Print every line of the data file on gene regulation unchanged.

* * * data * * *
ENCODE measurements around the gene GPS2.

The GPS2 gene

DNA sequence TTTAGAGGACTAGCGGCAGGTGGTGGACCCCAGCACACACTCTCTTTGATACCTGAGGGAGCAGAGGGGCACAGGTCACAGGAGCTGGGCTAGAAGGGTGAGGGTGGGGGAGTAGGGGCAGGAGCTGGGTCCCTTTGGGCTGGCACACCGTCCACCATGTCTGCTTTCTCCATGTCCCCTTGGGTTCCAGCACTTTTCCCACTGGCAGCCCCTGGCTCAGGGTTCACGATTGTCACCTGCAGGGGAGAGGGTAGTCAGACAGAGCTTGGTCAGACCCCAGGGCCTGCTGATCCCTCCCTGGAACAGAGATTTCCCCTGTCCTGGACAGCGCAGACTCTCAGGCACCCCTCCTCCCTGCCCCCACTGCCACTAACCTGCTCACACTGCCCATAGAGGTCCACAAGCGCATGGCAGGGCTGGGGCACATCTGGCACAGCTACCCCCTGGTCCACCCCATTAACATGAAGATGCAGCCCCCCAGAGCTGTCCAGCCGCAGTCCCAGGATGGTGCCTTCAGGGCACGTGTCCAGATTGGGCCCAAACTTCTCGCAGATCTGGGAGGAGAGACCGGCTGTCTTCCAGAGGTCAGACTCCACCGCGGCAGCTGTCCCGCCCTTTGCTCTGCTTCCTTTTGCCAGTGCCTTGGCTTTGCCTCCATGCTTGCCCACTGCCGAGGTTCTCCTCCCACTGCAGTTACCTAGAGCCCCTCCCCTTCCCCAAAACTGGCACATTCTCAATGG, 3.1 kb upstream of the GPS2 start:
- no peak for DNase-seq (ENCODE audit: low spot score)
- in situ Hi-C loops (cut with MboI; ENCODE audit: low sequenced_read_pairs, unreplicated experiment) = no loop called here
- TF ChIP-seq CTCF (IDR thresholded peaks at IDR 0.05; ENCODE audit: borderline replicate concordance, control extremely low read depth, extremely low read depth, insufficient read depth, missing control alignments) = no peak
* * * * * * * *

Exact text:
ENCODE measurements around the gene GPS2.

The GPS2 gene

DNA sequence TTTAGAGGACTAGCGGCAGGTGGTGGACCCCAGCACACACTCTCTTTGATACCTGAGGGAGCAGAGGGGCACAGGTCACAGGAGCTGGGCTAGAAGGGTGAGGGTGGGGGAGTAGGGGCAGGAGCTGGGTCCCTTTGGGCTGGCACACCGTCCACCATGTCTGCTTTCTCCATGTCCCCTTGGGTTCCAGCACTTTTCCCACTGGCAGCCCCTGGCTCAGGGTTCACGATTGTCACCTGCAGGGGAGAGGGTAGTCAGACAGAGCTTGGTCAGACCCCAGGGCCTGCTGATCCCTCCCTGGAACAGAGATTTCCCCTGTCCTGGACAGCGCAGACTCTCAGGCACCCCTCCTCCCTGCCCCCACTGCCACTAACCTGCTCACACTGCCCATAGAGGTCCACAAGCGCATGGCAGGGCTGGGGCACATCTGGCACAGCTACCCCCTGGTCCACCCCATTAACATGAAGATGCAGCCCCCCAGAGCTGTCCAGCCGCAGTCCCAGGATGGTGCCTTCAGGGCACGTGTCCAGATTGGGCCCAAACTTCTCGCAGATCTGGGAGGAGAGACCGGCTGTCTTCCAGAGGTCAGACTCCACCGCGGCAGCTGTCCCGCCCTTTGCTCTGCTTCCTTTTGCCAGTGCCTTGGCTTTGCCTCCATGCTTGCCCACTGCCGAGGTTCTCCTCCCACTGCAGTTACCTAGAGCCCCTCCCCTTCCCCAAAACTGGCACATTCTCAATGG, 3.1 kb upstream of the GPS2 start:
- no peak for DNase-seq (ENCODE audit: low spot score)
- in situ Hi-C loops (cut with MboI; ENCODE audit: low sequenced_read_pairs, unreplicated experiment) = no loop called here
- TF ChIP-seq CTCF (IDR thresholded peaks at IDR 0.05; ENCODE audit: borderline replicate concordance, control extremely low read depth, extremely low read depth, insufficient read depth, missing control alignments) = no peak